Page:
Any advice you could give would be greatly appreciated.
Hmmm… First, why upres to HD if you shot SD?
Play SD directly – you won’t get any additional visual information/resolution by up-resing. You’ll just make the picture soft.
JIttery playback GENERALLY means that the USB stick does not play video fast enough – or – the frame rate during compression was set too low.
What I would do – given the little you’ve told me so far – is export the video as a self-contained QuickTime movie, then, using Compressor, compress it using the default YouTube setting. HIGH quality, good images and will fit to a USB stick.
Thanks very much for your feedback. I should have been more clear about why I’m exporting to HD. The SD footage has been composited (vertically and horizontally) across the screen. The resolution I’ve attained in the resulting composite ends up being 5700px wide by 3300px high–in the end, I’m actually downresing to output to 1920×1080 HD. So ultimately I do need to export to HD. Can you recommend the best codec to use?
Thanks for your help.
Use ProRes 422.
Larry – I am shooting some footage on a Sony HDR-FX1000 in HDV 1080i 30p and am finding myself stymied at the point of choosing the correct Codec for importing to FCP. Any advice?
am a junior video editor.i just shot a three minute music video using the canon 600D in full HD.mov file format..and couldnt log and transfer into fcp for edit.so i decided to convert the files into proress 444 and imported them and edited. exported using the default quicktime settings and even made a DVD using the iDVD.but to my suprise the video has lost all its quality on playback from the DVD i made..my question is which codec should i choose for DVD output..your response will be of great help and is appreciated in advance.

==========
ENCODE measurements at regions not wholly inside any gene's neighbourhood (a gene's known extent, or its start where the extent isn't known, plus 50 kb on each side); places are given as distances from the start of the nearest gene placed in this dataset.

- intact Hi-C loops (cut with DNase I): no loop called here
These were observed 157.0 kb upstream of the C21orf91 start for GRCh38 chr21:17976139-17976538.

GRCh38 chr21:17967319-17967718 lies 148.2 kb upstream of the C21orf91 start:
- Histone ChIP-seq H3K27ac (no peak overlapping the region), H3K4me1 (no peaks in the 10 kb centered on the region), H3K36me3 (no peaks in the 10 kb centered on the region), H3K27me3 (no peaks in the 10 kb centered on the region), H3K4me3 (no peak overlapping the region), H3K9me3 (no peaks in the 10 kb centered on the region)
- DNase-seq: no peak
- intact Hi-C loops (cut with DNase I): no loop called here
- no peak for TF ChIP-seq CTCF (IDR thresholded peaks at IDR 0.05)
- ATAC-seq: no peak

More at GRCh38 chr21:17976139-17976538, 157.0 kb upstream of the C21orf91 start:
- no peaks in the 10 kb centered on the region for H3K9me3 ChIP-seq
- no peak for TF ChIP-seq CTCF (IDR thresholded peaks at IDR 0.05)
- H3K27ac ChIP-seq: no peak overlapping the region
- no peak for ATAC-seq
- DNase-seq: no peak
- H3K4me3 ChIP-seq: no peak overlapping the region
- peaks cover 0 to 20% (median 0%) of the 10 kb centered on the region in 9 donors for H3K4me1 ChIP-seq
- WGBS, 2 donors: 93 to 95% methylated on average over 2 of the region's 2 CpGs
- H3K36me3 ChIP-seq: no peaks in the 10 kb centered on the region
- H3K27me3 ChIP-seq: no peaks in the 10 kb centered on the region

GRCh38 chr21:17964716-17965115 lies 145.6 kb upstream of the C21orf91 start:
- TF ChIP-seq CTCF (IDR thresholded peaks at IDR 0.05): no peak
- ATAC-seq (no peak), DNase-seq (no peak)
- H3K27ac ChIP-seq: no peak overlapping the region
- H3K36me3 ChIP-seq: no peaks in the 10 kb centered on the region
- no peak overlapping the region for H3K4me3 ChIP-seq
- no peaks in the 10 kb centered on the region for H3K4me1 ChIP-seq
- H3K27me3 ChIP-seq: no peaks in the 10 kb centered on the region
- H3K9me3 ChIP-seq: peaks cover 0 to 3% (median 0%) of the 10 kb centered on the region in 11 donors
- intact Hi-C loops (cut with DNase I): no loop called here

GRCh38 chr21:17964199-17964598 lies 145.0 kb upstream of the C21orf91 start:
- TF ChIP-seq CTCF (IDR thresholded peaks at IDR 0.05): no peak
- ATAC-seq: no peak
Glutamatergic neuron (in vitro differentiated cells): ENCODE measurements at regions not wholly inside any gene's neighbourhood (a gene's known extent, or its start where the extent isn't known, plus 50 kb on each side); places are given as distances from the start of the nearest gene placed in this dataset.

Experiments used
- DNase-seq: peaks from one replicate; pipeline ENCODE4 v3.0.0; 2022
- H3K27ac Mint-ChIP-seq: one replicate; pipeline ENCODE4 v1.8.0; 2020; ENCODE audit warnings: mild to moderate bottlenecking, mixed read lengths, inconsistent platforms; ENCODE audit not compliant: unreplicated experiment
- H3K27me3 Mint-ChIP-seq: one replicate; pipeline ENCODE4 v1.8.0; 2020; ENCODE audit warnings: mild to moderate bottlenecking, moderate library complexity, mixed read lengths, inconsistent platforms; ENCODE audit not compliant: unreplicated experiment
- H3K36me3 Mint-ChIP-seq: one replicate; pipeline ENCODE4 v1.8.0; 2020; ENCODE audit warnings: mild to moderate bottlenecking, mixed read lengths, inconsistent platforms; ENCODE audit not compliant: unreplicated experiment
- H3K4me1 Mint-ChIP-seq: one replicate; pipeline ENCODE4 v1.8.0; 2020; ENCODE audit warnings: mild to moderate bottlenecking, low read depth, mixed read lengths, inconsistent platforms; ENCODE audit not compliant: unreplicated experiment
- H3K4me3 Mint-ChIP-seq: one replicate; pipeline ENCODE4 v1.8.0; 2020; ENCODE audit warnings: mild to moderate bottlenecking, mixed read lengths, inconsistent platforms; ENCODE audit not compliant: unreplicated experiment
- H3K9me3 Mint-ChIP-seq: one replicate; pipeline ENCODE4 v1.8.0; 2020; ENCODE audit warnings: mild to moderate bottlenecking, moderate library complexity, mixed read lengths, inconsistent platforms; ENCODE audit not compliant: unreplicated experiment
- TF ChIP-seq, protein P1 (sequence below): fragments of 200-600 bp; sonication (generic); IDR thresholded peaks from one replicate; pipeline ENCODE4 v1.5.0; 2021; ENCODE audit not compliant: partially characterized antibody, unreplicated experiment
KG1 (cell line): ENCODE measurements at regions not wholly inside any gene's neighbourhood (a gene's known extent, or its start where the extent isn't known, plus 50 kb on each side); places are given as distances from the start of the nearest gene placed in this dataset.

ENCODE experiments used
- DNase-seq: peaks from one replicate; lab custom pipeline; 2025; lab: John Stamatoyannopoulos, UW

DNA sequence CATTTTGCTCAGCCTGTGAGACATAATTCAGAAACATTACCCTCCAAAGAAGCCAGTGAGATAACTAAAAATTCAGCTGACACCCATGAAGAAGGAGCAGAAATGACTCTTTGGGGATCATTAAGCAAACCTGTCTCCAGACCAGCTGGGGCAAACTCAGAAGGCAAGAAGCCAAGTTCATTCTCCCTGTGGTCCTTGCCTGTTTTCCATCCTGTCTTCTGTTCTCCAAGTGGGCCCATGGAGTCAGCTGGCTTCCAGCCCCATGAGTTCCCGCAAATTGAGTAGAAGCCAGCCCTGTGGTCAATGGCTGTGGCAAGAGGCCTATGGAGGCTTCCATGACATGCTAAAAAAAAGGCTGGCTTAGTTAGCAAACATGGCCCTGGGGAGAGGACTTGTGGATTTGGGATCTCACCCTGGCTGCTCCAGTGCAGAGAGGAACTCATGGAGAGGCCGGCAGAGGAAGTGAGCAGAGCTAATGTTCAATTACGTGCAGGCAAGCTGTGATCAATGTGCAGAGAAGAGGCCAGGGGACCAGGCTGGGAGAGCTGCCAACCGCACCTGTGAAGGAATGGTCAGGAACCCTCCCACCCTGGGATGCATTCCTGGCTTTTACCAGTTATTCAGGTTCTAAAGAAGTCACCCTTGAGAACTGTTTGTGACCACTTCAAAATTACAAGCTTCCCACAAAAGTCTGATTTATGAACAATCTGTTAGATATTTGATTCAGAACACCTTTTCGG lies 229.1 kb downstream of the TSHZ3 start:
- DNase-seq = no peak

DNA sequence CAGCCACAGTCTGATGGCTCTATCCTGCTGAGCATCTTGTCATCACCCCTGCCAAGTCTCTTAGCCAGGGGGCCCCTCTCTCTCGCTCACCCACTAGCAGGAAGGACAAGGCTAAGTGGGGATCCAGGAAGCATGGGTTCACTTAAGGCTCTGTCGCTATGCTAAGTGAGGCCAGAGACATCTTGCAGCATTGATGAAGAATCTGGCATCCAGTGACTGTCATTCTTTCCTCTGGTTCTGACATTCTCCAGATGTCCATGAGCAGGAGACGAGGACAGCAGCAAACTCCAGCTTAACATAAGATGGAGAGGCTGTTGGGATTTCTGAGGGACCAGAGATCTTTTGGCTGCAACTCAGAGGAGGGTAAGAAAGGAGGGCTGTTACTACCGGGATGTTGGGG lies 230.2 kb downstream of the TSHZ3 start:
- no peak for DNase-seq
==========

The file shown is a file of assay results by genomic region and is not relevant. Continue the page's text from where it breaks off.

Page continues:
Thanks for writing. You can save space, next time, by converting to ProRes 422 – no need to use ProRes 4444.
As for export, export using your current settings. Then, convert to MPEG-2 for DVD using Compressor. The export format isn’t important – leave it as ProRes 4444. ALL DVDs use MPEG-2 for media. Remember, also, that DVDs are standard definition, so they will not look as good as the HD that you shot.
I have a sony pmw ex-1r and am shooting HD video at 1920x1280p. I use the sony transfer software to get the files into mov format for fcp. Now, what will be the best sequence setting and codec for high quality hd video?
I would like to keep an initial high quality and then change to dv-pal/ h.264 later by importing the better quality film and re-exporting for various purposes.
The less you convert something, the better the potential quality.
Let FCP X configure your Project settings based upon your video clip, then edit in that format.
For output prior to compression, use File > Share > Master file.
The worst thing you can do for quality is convert frame rates, so be sure you are shooting in the frame rate you want to distribute (i.e. 25 or 50 fps for 25 fps distribution).